Health Highlights: Oct. 23, 2008
Sales of Anti-Obesity Drug Acomplia Suspended in Europe Didj Gaming System Batteries, Rechargers Pose Overheating Risk ADHD Increases Risk of Nicotine Addiction: Study Scotch Tape Can Emit X-Rays
Here are some of the latest health and medical news developments, compiled by editors of HealthDay:
Sales of Anti-Obesity Drug Acomplia Suspended in Europe
Hours after European health authorities warned doctors to stop prescribing the anti-obesity drug Acomplia (rimonabant), the drug's maker announced Thursday that it was suspending European sales, the Associated Press reported.
Earlier, the European Medicines Agency (EMEA) warned that patients who took the drug had approximately twice the risk of serious psychiatric problems.
Maker Sanofi-Aventis said Acomplia has been sold in 18 European Union countries since 2006. The company said it would immediately begin talks with nations outside the EU to suspend sales in those countries as well, the AP reported.
The U.S. Food and Drug Administration last year refused to approve the drug, citing company studies that associated it with depression, anxiety and stress disorders.
In its warning Thursday, the EMEA said people taking the drug didn't need to immediately stop using it, but should consult their doctor. It also urged physicians to review the cases of anyone taking the drug.
There have been ongoing concerns about the risks of depression and suicide among patients taking Acomplia. Last year, the EMEA said the drug may be unsafe for patients also taking antidepressants, BBC News reported.
At that time, doctors were also advised not to give the drug to people with a history of major depression, and to watch for new symptoms of depression in people already taking the drug.
Between June and August 2008, BBC News reported, there were five suicides among clinical trial participants taking the drug, compared to one suicide among participants taking a placebo.
Didj Gaming System Batteries, Rechargers Pose Overheating Risk
About 35,000 rechargeable batteries and recharging stations for the Didj Custom Gaming System are being recalled due to an overheating and burn risk, the U.S. Consumer Product Safety Commission said Thursday.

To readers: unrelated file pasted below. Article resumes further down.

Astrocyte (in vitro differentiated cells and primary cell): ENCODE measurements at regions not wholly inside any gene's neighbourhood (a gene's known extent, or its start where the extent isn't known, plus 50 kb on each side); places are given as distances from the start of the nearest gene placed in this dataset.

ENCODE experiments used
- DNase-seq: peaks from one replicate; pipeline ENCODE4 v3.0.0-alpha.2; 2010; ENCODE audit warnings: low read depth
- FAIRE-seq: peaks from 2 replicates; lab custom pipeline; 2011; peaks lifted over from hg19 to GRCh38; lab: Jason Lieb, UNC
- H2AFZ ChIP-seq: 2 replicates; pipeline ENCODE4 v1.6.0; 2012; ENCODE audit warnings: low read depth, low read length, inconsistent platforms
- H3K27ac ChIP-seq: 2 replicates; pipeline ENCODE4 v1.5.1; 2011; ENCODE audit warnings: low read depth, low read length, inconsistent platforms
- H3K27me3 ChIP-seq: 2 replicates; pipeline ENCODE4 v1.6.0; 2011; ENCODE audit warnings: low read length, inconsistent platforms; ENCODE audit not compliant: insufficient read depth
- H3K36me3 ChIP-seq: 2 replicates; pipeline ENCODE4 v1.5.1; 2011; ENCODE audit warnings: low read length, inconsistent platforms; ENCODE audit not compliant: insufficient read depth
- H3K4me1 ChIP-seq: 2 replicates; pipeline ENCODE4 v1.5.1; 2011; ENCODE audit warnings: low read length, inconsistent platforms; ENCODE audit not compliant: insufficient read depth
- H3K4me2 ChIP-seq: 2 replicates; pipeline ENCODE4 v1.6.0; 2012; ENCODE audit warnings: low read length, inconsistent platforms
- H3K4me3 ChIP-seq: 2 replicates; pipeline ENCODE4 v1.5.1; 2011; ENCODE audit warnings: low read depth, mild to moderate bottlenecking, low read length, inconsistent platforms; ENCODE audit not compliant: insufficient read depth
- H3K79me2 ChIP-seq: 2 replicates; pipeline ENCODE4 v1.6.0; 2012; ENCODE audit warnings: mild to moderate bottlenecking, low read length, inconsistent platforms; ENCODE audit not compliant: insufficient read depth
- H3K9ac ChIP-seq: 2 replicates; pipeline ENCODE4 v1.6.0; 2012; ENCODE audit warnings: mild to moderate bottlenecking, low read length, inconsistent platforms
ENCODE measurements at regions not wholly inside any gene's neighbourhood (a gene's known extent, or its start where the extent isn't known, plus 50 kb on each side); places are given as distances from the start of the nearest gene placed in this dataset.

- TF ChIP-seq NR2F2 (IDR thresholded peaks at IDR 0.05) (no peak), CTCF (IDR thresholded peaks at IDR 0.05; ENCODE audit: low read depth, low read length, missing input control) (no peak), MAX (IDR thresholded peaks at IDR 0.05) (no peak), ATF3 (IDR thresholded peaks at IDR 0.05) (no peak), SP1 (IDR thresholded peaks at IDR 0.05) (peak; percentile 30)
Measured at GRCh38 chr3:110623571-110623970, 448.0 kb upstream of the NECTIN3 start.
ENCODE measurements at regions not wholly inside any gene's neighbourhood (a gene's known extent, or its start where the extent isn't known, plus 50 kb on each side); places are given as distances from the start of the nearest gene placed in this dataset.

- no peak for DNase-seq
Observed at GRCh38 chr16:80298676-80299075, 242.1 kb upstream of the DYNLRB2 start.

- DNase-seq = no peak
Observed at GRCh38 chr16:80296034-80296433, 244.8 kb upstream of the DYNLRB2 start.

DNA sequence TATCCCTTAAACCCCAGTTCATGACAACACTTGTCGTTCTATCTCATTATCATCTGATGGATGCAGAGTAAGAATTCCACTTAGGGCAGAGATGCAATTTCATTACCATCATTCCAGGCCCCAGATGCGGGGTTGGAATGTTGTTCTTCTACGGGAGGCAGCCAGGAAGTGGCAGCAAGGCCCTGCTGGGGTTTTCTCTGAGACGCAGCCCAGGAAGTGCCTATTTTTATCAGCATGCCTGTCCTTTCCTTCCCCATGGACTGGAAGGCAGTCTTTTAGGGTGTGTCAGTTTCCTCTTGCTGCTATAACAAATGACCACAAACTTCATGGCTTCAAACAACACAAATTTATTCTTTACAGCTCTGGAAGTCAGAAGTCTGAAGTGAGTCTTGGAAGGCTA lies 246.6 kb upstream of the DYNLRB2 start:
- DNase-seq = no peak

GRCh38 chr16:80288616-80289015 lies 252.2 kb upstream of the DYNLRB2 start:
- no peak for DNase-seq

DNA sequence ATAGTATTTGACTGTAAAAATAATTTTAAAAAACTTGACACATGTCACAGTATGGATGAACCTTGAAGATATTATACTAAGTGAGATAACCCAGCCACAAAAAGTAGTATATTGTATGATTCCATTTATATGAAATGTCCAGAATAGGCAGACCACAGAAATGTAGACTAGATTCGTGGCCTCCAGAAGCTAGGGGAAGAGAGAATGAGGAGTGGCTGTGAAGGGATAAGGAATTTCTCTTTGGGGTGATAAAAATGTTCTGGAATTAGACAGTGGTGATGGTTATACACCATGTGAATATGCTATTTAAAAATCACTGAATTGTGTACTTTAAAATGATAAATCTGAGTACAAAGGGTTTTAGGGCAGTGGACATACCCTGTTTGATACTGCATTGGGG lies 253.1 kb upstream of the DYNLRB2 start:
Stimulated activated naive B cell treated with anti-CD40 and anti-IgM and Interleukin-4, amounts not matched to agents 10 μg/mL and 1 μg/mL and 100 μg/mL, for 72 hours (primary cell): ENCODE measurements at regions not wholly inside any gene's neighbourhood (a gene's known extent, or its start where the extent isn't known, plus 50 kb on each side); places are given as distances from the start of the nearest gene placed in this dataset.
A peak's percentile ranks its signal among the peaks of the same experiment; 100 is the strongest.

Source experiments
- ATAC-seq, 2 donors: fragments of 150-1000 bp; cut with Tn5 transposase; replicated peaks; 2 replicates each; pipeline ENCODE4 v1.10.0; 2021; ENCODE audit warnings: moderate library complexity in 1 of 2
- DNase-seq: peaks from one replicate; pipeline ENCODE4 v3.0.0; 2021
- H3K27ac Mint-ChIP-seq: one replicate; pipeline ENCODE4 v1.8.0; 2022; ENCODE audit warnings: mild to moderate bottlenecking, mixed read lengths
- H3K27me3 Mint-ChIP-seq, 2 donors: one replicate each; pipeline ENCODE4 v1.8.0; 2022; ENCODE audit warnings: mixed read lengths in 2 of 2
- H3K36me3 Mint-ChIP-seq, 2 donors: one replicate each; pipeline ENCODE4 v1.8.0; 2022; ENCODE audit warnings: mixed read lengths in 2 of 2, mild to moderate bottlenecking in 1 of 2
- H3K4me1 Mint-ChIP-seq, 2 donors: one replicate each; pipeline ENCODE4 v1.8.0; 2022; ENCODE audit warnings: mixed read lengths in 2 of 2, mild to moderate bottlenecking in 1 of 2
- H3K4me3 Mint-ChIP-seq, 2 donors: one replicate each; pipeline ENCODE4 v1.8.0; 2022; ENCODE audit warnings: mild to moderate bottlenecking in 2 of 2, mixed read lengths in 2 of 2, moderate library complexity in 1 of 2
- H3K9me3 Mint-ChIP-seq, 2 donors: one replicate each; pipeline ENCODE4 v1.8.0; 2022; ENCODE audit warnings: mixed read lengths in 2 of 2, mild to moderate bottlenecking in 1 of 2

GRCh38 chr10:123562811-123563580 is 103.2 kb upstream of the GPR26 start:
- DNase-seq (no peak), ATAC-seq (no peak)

The batteries can overheat if the gaming system is placed into the recharging base upside down. So far, California-based game maker LeapFrog has received 12 reports of batteries overheating, including one report of a minor hand burn, WPXI.com in Pittsburgh reported.
The recalled recharging station is item number 30676, which is printed on the box and on the bottom of the recharging base. The rechargers and batteries were sold at department stores and toy stores across the United States, at www.leapfrog.com, and by other online retailers from July 2008 through October 2008.
The CPSC said consumers should stop using the recharging base and rechargeable batteries and contact LeapFrog at 800-701-5327 for a full refund, WPXI.com reported.
ADHD Increases Risk of Nicotine Addiction: Study
Having attention deficit hyperactivity disorder (ADHD) increases a young person's risk of nicotine addiction, according to a Massachusetts General Hospital study that included 166 participants, ages 15 to 25.
The researchers found that 69 percent of the 80 participants with ADHD had ever smoked and 41 percent were current smokers, while 44 percent of those without ADHD had ever smoked and 17 percent were current smokers, United Press International reported.
The ADHD patients who smoked began using tobacco more than a year earlier than smokers without ADHD. The findings were published in the Journal of Pediatrics.
"Knowing that ADHD increases the risk of more serious nicotine addiction stresses the importance of prevention efforts aimed at adolescents and their families," study leader Dr. Timothy Wilens said in a news release, UPI reported.
Scotch Tape Can Emit X-Rays
U.S. researchers have discovered that Scotch tape emits X-rays if it's peeled off its roll in a vacuum, a finding that may lead to the development of inexpensive, portable X-ray machines for paramedics or for use in remote locations.
For the study, a machine was used to peel Scotch tape off a role in a vacuum chamber at a rate of about 3 centimeters per second. This produced rapid pulses of X-rays, each about a billionth second long, from the area where the tape was coming off the role, the Associated Press reported. The researchers even managed to make an X-ray image of a finger.
The study was published Thursday in the journal Nature.
"We were very surprised," researcher Juan Escobar, a graduate student at the University of California, Los Angeles, told the AP. "The power you could get from just peeling tape was enormous."
Escobar noted that Scotch tape only produces X-rays in a vacuum, so normal use of the tape poses no health hazard.